Over 72 percent of Deaf and hard of hearing people are unemployed or underemployed according to Communication Service for the Deaf (CSD), an international not-for-profit organization devoted to elevating the quality of life for people who are Deaf, Deaf-blind, or hard of hearing, Chief executive of CSD, Chris Soukup, labeled the Deaf unemployment situation a crisis, explaining in a Washington Post article “many employers are averse to hiring hearing-impaired employees, fearing an insurmountable communication barrier.”
“It’s a perception that we’re working to correct,” said Soukup. “A Deaf person can be successful in every employment circumstance.”
That’s why CSD and Uber announced in April that they will be partnering to create more jobs for the Deaf and hard of hearing, as well as make Uber more accessible and user-friendly for the Deaf.
Soukup described the partnership as “an opportunity to build bridges between people and influence a new perception of the abilities and humanity of Deaf people.”
Uber’s goals with this initiative are to create online video support guides in American Sign Language (ASL) and to host sign-up events across the U.S. to spread the word to the Deaf community about the employment opportunities with Uber.
The company has already begun taking steps toward creating features on the Uber app tailored to Deaf and hard of hearing users.
“Our research team has worked closely with Deaf and hard of hearing drivers to better understand the challenges they face and how we can improve their experience.”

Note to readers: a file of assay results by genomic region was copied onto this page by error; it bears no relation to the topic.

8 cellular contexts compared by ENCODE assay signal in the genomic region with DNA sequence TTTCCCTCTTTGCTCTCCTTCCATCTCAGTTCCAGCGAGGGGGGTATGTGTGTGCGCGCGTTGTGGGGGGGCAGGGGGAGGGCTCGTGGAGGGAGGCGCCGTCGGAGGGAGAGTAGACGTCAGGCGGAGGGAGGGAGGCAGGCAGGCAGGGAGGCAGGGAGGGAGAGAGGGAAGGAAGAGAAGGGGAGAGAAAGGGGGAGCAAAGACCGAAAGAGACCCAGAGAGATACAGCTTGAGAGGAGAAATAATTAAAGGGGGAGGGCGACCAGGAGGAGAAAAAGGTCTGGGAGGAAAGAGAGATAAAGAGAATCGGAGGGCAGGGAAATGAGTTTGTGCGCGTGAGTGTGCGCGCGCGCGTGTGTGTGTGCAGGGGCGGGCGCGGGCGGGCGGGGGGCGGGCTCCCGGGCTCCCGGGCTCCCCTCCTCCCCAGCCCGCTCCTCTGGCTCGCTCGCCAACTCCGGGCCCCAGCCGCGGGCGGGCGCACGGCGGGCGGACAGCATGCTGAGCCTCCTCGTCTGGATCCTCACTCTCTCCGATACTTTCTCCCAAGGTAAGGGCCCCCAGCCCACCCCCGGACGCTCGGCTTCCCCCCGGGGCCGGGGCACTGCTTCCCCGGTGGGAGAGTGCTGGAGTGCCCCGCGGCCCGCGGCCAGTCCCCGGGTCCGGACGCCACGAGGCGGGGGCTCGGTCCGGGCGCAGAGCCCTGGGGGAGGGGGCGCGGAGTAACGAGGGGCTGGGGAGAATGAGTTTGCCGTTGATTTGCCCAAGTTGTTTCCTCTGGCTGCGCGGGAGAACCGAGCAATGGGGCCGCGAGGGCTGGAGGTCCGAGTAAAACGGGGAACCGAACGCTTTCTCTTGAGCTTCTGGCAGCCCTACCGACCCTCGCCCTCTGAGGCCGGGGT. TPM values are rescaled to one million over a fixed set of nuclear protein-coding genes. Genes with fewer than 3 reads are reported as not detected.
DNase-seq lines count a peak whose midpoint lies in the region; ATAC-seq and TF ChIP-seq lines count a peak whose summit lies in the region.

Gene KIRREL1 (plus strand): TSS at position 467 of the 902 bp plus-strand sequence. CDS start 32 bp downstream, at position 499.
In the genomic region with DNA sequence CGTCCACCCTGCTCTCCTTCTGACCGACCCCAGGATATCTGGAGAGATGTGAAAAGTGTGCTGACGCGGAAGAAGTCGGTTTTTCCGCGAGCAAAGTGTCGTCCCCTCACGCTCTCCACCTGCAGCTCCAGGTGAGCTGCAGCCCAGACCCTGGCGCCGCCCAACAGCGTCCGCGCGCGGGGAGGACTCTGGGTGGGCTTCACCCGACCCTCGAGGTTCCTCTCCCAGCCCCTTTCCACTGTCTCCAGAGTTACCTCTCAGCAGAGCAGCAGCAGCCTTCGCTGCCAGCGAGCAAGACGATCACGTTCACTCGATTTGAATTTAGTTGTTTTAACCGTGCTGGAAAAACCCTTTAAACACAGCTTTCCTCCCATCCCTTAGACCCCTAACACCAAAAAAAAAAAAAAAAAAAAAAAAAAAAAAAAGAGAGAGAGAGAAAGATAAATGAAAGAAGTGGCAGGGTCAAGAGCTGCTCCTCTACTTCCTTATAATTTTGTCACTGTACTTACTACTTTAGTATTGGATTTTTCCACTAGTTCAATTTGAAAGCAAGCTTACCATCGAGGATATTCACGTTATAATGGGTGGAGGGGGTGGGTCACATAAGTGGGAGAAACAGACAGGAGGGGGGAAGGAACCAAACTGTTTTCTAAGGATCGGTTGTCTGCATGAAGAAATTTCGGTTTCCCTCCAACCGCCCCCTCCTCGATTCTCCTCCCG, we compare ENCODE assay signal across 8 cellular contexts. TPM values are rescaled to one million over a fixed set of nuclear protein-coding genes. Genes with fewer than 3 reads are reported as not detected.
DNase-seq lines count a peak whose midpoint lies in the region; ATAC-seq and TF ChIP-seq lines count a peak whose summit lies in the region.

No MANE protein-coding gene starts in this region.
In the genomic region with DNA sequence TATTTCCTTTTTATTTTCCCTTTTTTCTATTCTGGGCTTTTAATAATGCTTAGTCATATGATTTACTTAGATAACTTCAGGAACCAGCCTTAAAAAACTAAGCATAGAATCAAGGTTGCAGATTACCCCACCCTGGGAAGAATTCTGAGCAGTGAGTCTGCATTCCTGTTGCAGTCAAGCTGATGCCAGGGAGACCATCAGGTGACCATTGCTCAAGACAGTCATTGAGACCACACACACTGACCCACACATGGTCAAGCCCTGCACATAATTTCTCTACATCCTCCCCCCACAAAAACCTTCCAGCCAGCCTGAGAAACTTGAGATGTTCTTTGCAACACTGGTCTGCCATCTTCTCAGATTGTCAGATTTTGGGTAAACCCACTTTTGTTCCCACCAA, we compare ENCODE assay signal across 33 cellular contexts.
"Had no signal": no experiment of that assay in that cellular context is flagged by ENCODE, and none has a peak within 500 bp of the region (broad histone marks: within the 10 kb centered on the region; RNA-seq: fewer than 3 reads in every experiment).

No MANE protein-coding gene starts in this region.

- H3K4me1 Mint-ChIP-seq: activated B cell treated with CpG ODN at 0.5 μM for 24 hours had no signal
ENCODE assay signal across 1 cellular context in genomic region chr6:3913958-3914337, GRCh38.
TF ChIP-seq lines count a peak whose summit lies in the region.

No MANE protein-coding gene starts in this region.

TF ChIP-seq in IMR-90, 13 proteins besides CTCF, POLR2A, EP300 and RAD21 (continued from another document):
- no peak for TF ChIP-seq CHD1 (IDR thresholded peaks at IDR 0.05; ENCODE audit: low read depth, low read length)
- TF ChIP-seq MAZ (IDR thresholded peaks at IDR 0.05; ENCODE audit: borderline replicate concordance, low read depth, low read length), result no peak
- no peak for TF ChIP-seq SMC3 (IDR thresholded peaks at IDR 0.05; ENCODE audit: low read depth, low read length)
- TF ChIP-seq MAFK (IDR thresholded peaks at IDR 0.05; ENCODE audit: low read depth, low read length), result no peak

Features already accessible through the app include:
- Flashing trip request. The driver’s app signals a new trip request with a flashing light instead of the usual audio notification, making it easier to notice when there’s a new opportunity to give someone a ride.
- Text-only communication with riders. The ability to call a Deaf or hard of hearing partner is turned off for the rider — instead riders are directed to text their driver if they need to communicate.
- Advance notification about driver. A message appears letting the rider know that their driver is Deaf or hard of hearing.
- Additional prompt for rider destination. Once a partner accepts a ride, the rider will be prompted to enter their destination in advance rather than telling the driver and asking them to enter the destination manually.
Bachelors in ASL Interpretation Studies students at William Woods University have the option to take classes like ASL101: Career Seminar in ASL Studies, where non-Deaf students are introduced to various professions they can pursue working with and in service to Deaf people. Though the class focuses on careers for non-Deaf students, the more people entering the job field who can speak ASL or even act as interpreters opens up more career options for the Deaf community as well.